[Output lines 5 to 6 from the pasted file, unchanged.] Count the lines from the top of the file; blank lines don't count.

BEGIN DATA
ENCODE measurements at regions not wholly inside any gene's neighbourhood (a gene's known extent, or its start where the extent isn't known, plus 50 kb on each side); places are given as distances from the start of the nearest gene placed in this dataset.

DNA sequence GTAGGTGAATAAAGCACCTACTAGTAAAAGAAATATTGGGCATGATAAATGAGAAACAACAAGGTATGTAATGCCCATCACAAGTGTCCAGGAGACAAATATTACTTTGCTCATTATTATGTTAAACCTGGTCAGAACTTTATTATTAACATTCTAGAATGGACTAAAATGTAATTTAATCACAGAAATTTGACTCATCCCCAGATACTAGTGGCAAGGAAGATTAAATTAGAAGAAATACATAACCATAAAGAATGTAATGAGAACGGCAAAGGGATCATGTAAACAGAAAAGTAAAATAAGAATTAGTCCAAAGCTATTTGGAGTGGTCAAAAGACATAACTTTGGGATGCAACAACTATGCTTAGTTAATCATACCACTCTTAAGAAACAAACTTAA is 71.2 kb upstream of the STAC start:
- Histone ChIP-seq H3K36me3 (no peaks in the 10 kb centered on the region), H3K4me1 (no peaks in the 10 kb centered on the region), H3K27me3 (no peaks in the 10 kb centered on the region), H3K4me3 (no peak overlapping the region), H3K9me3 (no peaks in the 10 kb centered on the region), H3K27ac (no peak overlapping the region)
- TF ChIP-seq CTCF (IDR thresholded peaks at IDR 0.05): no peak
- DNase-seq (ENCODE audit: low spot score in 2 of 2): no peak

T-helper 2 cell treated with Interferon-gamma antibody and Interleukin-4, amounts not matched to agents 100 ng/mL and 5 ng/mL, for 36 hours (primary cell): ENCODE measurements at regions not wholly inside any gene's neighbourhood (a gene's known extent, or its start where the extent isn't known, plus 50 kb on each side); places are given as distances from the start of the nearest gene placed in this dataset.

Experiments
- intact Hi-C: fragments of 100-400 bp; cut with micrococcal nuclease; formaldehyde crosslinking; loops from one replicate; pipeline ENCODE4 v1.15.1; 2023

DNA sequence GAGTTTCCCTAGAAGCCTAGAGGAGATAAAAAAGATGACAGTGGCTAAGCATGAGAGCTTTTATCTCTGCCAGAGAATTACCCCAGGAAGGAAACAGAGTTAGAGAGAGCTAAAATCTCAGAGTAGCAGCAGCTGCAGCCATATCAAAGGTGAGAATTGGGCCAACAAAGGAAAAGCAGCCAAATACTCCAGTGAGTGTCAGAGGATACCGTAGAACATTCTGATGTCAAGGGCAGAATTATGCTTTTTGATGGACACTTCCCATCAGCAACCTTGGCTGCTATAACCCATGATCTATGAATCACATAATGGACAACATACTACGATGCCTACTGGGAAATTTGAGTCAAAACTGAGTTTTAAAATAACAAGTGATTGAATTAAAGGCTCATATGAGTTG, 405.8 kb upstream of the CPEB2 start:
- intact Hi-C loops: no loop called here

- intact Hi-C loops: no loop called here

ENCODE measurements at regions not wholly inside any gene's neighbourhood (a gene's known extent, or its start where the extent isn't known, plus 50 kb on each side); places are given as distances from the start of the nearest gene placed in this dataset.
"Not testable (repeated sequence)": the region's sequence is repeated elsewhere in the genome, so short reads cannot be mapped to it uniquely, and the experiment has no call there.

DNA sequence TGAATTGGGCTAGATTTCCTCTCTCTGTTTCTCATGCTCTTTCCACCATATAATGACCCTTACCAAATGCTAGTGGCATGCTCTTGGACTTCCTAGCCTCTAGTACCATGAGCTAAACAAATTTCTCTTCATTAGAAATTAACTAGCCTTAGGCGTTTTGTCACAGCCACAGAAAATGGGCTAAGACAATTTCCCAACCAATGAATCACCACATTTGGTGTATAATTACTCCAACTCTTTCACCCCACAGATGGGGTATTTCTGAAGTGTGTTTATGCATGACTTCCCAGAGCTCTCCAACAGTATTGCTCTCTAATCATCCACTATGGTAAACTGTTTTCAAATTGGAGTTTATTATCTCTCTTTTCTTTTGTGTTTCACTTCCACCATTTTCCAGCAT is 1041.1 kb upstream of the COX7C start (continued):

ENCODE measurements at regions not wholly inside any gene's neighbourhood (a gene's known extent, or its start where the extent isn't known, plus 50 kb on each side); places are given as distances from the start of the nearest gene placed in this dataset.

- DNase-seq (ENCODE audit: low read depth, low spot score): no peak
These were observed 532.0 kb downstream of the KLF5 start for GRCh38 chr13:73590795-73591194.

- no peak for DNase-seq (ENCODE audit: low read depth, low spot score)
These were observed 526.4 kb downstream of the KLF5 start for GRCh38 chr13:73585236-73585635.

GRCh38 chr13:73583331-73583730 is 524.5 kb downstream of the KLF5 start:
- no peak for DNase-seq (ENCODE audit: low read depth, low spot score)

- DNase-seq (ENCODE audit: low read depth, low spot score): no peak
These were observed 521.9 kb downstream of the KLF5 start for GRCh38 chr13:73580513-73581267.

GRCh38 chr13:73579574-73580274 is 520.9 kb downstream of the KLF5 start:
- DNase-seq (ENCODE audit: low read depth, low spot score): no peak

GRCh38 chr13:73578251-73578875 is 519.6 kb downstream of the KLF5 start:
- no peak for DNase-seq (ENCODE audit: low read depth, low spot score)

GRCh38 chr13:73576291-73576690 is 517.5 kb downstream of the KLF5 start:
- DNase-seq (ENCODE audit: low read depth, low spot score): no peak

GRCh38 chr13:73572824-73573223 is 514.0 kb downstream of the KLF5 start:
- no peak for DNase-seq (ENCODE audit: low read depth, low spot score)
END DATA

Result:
- DNase-seq (ENCODE audit: low spot score in 2 of 2): no peak

T-helper 2 cell treated with Interferon-gamma antibody and Interleukin-4, amounts not matched to agents 100 ng/mL and 5 ng/mL, for 36 hours (primary cell): ENCODE measurements at regions not wholly inside any gene's neighbourhood (a gene's known extent, or its start where the extent isn't known, plus 50 kb on each side); places are given as distances from the start of the nearest gene placed in this dataset.